The organization outlines the policy changes needed to create these savings, such as updated state and federal appliance efficiency standards, requiring electric utilities to use more renewable power generation, and expanding rebates and grants to consumers to improve equipment efficiency.
ACEEE is also calling for expanded federal research and development support for emerging efficiency and renewable generation technologies, along with tax incentives for efficiency and renewable energy investments.
2003 Hurricane Season Above NormalWASHINGTON, DC,
December 3, 2003, (ENS) - Federal hurricane specialists say the 2003 Atlantic Hurricane season was above normal, producing 14 tropical storms - seven of which became hurricanes and three major hurricanes. Six of the named systems affected the United States, said scientists with the National Oceanic and Atmospheric Administration (NOAA), bringing high wind, storm surge or rain.
The 2003 Atlantic hurricane season officially ended on November 30.
NOAA scientists identified the high likelihood of an above-normal Atlantic hurricane season as early as May, said John Jones, deputy director of the NOAA National Weather Service.
"We expected an above normal season based in part on the wind, air pressure and ocean temperature patterns that recur annually for decades at a time and favor active hurricane seasons," Jones said. "These patterns make up the active phase of the Atlantic's multi decadal signal."
The period from 1995 to 2003 has been the most active for Atlantic hurricanes in the historical record, according to NOAA.
Seven of nine seasons since 1995 have been above normal and scientists are "concerned that this increased activity will continue in the coming years," said Jim Laver, director of the NOAA Climate Prediction Center. "Since NOAA began making Seasonal Atlantic Hurricane Outlooks in 1998, we have correctly predicted the levels of activity in every season by the August update."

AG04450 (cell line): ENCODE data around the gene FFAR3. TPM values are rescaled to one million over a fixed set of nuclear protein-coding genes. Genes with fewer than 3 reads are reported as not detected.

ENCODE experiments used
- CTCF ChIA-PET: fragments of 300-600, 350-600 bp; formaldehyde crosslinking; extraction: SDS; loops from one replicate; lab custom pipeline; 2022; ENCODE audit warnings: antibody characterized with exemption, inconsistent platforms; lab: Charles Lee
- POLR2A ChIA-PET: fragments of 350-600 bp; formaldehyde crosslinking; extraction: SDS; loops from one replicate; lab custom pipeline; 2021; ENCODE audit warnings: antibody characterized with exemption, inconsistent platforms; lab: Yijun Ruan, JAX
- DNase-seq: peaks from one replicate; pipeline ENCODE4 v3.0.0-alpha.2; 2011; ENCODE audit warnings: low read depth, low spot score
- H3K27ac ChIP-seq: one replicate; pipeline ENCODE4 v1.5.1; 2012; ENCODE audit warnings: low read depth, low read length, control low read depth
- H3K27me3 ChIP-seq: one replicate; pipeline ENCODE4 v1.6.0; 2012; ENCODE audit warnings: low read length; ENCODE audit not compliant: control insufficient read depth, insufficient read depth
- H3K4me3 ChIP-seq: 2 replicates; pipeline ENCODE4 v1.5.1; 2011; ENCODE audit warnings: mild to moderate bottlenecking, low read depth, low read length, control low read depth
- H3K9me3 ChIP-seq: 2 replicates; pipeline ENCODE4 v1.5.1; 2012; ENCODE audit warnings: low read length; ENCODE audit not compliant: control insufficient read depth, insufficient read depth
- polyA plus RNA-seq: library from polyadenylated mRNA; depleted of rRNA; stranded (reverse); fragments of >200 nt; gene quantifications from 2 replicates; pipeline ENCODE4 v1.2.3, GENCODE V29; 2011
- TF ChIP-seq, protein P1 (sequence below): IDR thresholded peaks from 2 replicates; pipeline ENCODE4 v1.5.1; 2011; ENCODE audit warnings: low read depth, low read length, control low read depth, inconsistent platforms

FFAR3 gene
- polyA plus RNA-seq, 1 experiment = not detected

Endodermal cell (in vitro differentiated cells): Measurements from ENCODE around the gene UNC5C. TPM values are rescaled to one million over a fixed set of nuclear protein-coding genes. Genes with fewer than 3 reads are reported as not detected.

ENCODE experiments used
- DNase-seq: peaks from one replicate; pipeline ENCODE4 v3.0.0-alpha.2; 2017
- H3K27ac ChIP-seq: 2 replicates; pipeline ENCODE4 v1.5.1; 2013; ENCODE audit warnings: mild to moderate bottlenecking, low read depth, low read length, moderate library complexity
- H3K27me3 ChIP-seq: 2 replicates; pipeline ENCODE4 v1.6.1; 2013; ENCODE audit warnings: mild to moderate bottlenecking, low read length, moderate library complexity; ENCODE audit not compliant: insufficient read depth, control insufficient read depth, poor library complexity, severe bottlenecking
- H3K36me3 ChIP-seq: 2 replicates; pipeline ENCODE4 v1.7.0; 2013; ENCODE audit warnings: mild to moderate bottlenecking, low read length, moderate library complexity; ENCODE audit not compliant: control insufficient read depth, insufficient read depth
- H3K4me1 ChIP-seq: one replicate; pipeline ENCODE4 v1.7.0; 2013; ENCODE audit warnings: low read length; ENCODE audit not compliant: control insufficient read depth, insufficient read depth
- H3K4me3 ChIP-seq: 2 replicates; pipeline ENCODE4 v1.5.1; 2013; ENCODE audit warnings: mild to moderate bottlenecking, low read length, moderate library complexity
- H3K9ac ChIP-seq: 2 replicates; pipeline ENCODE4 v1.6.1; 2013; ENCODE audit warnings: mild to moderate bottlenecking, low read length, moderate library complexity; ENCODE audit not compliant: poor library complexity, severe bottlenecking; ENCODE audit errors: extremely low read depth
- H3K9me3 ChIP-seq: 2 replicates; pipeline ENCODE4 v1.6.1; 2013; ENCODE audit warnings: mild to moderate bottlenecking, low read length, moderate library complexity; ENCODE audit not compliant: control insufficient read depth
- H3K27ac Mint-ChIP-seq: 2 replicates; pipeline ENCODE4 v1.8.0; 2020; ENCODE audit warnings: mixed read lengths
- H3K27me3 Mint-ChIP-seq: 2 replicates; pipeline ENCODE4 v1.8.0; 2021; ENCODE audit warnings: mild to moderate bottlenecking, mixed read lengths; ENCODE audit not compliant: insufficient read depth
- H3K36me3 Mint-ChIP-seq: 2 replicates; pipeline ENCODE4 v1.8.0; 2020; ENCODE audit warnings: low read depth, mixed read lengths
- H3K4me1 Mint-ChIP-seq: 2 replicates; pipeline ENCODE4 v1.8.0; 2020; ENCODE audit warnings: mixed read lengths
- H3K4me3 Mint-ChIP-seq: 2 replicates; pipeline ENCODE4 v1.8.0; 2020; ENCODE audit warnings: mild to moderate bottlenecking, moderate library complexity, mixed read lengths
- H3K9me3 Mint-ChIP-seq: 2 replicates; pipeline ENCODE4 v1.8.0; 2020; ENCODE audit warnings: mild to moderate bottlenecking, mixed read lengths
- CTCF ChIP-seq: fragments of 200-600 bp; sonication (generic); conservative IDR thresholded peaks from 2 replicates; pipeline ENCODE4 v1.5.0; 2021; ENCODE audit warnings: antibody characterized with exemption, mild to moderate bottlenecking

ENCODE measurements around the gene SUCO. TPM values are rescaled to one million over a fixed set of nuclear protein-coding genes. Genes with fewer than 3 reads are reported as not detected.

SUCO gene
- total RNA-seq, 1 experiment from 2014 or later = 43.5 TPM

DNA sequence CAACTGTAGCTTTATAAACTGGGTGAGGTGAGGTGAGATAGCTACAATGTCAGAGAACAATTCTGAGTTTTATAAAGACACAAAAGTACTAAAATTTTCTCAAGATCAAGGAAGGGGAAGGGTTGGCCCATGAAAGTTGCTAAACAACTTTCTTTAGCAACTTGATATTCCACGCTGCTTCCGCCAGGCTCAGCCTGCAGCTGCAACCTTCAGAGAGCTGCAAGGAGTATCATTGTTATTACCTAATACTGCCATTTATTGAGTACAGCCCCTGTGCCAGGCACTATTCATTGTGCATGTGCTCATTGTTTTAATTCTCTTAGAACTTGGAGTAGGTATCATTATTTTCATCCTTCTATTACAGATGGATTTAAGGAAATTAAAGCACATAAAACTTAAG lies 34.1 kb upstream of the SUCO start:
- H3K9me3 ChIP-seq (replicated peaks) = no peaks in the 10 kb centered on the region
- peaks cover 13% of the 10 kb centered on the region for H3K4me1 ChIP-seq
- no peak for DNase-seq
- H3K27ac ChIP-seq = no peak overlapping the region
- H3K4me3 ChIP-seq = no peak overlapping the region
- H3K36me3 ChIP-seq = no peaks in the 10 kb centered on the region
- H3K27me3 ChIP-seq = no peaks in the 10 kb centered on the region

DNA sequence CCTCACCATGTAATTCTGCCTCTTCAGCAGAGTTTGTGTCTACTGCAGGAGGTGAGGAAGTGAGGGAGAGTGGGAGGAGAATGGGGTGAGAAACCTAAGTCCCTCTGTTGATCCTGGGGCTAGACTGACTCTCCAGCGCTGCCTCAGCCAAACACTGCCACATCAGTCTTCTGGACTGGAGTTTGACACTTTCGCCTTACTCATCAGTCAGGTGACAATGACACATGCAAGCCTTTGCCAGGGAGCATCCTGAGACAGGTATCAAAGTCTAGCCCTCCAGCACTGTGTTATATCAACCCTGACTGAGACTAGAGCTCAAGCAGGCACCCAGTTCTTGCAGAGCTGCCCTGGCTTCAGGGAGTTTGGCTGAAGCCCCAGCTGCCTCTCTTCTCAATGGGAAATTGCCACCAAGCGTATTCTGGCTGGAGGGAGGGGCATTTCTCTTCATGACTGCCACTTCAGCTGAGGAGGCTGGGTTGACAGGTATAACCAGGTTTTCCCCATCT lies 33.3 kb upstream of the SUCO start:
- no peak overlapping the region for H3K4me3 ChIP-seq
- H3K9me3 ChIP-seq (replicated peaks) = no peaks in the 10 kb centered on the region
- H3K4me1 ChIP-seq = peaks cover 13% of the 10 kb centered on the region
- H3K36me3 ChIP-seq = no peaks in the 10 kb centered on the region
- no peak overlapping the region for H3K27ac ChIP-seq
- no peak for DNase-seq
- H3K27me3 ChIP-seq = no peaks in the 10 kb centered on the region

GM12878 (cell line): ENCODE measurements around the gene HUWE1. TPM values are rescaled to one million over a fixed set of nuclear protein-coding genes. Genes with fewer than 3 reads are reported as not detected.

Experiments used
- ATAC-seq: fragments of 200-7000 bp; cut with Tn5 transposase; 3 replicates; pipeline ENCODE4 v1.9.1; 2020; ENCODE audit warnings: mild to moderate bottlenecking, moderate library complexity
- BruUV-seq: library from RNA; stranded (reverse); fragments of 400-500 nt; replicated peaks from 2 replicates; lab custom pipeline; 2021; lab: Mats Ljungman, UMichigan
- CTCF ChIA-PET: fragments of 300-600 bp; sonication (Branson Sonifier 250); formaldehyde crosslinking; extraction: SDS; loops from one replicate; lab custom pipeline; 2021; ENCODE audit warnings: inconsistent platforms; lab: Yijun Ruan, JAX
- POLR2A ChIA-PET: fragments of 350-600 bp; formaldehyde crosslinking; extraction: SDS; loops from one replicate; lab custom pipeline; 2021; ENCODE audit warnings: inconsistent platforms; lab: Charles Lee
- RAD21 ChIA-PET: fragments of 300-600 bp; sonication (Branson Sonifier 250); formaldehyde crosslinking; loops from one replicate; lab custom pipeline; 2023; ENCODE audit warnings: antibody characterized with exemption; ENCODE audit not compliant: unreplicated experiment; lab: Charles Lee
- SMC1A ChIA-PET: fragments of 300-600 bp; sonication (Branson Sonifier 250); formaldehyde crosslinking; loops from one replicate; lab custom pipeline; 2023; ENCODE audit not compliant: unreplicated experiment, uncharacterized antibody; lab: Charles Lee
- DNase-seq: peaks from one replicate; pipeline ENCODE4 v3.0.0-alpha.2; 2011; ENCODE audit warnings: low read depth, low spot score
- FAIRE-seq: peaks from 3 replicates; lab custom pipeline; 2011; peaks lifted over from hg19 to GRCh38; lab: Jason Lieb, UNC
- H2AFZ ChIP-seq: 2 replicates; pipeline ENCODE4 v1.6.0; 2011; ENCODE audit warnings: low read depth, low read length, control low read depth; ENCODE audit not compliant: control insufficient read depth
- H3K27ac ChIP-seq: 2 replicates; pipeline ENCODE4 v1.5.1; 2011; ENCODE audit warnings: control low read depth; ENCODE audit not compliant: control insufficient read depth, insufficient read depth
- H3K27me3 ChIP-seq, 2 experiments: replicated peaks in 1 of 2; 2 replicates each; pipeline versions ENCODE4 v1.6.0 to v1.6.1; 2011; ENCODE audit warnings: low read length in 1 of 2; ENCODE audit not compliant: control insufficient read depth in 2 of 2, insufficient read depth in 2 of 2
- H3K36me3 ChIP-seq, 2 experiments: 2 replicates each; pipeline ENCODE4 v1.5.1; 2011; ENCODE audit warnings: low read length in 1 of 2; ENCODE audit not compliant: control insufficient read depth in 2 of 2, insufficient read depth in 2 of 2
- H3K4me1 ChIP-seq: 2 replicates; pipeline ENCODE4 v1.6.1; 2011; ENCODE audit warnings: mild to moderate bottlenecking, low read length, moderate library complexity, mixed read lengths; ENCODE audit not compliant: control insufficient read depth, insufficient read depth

The 2003 season included Hurricane Isabel, which became one of the strongest hurricanes on record with maximum sustained winds of 165 miles per hour. Isabel caused record storm surge flooding to the upper Chesapeake Bay, including the Washington, D.C., Baltimore, and Annapolis, Md., waterfronts.
Tropical storm conditions from Isabel extended over much of the rest of the region from North Carolina northward to Long Island, New York, as the storm made landfall.
Other hurricanes in 2003 include: Claudette, which struck Texas near Matagorda Island; Juan, the worst hurricane to hit Halifax, Nova Scotia, in modern history; and Fabian, the most destructive hurricane to hit Bermuda in more than 75 years.